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Anti-Diabetic Treatment Associated with Reduced Risk of Developing Blood Cancer

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People who use metformin are less likely to develop a myeloproliferative neoplasm (MPN) over time, indicating that the treatment may help prevent the development of certain types of cancer, according to a study published in the journal Blood Advances.

Metformin is a therapy used to treat high blood sugar in people with type 2 diabetes that increases the effect of insulin, reduces how much glucose is released from the liver and helps the body absorb glucose. A meta-analysis of previous studies connected the therapy with a reduction in the risk of gastrointestinal, breast, and urologic cancers, while a retrospective study of US veterans found that metformin users have a reduced risk of solid and haematological cancers.

“Our team was interested in understanding what other effects we see with commonly prescribed treatments like metformin,” said Anne Stidsholt Roug, MD, PhD, chief physician at Aarhus University Hospital and clinical associate professor at Aalborg University Hospital in Denmark. “The anti-inflammatory effect of metformin interested us, as MPNs are very inflammatory diseases. This is the first study to investigate the association between metformin use and risk of MPN.”

MPNs are a group of diseases that affect how bone marrow produces blood cells, resulting in an overproduction of red blood cells, white blood cells, or platelets that can lead to bleeding problems, a greater risk of stroke or heart attack, and organ damage.

The researchers compared metformin use among patients diagnosed with MPNs and a matched population from the Danish general population between 2010 and 2018. Of the 3,816 MPN cases identified from the sample, a total of 268 (7.0%) individuals with MPN had taken metformin, compared to 8.2% (1,573 out of 19,080) of the control group of people who had taken metformin but were not diagnosed with MPN. Just 1.1% of MPN cases had taken metformin for more than five years, as compared to 2.0% of controls. The protective effect of metformin was seen in all subtypes of MPN when adjusting for potential confounders.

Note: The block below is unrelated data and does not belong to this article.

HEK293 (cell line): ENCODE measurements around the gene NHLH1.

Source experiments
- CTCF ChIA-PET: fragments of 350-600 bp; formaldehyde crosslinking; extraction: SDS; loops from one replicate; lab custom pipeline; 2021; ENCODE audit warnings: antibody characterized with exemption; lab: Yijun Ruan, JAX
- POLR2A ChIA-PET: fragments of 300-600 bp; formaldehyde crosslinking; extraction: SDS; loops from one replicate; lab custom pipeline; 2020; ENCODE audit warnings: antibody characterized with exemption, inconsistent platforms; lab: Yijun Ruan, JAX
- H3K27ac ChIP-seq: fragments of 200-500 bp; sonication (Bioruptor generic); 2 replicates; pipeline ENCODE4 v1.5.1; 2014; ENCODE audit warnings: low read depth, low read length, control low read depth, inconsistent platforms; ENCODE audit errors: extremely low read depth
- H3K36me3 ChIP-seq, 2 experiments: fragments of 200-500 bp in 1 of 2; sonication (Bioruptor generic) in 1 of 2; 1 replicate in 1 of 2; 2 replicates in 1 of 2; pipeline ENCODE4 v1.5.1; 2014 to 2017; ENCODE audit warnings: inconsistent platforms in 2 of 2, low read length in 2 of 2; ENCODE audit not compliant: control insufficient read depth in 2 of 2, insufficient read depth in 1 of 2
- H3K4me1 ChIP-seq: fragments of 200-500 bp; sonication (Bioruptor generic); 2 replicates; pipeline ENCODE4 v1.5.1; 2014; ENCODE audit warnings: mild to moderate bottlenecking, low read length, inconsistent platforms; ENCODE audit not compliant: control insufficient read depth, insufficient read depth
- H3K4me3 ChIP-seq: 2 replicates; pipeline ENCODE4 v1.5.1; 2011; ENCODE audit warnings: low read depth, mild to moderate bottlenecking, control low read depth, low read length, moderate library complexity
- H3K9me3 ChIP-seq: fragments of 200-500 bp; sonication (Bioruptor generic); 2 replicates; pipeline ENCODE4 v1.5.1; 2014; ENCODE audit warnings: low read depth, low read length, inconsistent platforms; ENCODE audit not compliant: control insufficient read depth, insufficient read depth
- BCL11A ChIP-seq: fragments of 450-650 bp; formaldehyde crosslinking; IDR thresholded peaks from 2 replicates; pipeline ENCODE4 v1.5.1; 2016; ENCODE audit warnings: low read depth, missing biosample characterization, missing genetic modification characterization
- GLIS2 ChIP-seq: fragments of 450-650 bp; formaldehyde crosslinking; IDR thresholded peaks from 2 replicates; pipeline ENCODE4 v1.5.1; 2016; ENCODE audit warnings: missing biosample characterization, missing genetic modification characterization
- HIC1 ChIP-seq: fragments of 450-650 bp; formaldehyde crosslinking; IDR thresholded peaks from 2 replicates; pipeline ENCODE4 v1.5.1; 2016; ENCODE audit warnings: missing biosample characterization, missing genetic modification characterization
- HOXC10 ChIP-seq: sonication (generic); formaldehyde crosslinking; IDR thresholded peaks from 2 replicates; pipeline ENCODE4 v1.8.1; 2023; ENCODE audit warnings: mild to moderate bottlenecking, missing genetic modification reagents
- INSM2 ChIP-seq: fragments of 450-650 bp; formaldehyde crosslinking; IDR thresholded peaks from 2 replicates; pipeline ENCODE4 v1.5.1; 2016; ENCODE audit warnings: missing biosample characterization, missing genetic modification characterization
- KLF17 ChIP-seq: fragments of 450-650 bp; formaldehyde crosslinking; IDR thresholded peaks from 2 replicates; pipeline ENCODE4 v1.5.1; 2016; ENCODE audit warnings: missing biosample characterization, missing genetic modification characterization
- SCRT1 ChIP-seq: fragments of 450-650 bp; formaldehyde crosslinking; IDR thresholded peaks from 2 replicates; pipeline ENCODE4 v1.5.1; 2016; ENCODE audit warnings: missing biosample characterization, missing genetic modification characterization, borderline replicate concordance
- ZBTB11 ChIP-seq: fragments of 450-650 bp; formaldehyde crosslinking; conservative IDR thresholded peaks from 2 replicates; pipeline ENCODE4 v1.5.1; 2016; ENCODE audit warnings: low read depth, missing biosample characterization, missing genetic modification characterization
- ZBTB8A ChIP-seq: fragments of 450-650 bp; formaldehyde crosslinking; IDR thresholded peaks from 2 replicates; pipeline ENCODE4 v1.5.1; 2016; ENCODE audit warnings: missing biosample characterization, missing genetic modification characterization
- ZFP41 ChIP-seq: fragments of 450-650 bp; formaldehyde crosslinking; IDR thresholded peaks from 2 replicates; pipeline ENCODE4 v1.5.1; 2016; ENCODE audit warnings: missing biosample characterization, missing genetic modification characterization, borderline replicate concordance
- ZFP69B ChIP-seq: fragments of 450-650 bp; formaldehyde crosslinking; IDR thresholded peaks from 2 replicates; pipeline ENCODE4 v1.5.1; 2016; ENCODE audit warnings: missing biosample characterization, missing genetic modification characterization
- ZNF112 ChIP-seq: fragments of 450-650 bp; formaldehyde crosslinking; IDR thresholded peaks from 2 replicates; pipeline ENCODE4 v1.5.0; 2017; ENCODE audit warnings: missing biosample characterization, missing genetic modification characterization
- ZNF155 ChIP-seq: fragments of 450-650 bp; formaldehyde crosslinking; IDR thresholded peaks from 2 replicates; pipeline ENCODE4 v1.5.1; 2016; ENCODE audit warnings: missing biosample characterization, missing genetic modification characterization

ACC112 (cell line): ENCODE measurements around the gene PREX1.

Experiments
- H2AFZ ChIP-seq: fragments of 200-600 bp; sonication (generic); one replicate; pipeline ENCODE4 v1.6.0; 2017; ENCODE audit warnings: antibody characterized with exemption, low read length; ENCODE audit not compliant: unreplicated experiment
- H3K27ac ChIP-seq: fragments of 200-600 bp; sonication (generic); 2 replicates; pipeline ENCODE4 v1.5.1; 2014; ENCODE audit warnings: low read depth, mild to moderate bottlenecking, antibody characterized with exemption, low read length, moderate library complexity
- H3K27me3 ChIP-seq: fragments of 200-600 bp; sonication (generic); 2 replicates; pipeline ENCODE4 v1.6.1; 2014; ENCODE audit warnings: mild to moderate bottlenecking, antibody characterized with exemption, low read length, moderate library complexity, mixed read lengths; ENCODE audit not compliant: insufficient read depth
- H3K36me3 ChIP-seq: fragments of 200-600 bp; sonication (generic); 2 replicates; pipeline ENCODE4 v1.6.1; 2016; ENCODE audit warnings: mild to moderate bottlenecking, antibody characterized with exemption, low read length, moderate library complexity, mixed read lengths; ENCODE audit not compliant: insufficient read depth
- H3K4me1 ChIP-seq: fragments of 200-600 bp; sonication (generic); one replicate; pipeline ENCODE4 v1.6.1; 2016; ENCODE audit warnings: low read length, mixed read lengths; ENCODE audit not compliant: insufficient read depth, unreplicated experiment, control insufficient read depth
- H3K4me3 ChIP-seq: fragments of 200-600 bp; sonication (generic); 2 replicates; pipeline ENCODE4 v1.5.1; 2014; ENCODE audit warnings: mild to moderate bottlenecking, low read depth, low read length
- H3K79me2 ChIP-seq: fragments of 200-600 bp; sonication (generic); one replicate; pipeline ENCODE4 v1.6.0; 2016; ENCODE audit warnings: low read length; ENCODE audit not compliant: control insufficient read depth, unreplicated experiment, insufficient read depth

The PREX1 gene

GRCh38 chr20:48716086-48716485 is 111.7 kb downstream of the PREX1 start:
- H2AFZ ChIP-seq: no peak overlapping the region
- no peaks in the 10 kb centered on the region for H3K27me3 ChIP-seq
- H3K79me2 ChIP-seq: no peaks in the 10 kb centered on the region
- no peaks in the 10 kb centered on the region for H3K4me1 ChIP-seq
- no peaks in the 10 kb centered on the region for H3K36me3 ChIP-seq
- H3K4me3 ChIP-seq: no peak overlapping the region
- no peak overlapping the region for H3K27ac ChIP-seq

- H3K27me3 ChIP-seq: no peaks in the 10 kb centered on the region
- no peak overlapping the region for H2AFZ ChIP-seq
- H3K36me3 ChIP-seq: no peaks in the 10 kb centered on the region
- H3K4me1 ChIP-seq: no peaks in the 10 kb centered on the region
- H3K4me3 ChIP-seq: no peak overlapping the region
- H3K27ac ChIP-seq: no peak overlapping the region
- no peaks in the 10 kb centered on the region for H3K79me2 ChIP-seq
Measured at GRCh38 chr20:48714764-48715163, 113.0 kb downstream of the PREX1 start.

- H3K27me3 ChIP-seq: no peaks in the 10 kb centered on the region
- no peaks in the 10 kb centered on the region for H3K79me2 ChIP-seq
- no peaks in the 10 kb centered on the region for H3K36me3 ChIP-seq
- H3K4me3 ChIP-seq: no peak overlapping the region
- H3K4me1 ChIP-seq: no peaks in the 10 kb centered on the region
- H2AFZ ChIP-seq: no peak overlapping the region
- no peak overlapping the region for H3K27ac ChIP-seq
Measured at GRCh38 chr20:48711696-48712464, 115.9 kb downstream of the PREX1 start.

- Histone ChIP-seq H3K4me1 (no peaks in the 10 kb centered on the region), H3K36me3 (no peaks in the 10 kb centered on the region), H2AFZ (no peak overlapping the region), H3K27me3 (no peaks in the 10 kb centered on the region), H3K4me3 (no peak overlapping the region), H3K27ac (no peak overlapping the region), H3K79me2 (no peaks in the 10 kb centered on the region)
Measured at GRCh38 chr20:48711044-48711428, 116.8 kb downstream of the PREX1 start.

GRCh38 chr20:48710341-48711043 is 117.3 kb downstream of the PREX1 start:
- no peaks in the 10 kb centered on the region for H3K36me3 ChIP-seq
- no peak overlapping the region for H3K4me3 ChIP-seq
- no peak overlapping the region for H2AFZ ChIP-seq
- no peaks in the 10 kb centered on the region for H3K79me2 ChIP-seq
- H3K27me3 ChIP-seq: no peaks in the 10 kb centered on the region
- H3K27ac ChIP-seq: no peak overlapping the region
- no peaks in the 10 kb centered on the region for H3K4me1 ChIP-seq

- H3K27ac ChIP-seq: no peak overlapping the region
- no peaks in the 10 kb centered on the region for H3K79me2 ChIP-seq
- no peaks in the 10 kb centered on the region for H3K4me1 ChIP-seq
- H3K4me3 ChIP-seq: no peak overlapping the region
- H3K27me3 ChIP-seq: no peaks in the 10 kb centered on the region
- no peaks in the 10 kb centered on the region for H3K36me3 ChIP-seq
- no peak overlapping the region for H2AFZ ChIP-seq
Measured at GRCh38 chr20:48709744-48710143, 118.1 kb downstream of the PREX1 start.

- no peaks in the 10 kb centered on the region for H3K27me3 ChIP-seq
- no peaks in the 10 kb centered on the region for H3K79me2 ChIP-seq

Daniel Tuyet Kristensen, MD, PhD student at Aalborg University Hospital and the study’s lead author, stated that “the magnitude of the association we saw in the data surprised us.” “We saw the strongest effect in people who had taken metformin for more than five years, as compared to those who had taken the treatment for less than a year.” Dr. Kristensen added that this makes clinical sense, as MPNs are diseases that develop over a long period of time, like other types of cancer.

The researchers said that long-term metformin use was protective for all types of MPN, but the study had some flaws because it was based on looking back at data from a registry. Further, they could not account for lifestyle factors that can affect cancer risk, such as smoking, obesity, and dietary habits.

Dr Roug noted that while the study team were unable to assess exactly why metformin seems to protect against the development of MPN, they hope additional research will be conducted to better understand why this may be. Moving forward, the researchers aim to identify any similar trends with myelodysplastic syndromes and acute myeloid leukaemia in population-level data for future study

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